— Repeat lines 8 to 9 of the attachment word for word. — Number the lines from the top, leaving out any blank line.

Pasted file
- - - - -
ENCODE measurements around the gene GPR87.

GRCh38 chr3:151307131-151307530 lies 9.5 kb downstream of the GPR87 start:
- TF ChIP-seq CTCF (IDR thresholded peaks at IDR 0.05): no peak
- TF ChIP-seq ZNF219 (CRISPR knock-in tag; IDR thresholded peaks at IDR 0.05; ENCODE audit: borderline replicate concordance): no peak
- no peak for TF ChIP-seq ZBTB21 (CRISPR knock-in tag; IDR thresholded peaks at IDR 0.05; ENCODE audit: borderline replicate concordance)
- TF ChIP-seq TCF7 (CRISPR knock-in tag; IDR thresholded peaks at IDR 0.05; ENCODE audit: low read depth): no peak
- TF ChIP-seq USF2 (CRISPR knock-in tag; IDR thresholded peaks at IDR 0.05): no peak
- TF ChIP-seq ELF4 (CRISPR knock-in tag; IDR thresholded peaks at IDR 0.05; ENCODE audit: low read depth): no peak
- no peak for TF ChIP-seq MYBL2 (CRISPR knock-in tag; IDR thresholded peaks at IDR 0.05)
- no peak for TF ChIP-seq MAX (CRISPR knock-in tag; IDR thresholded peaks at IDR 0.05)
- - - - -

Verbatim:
- TF ChIP-seq ELF4 (CRISPR knock-in tag; IDR thresholded peaks at IDR 0.05; ENCODE audit: low read depth): no peak
- no peak for TF ChIP-seq MYBL2 (CRISPR knock-in tag; IDR thresholded peaks at IDR 0.05)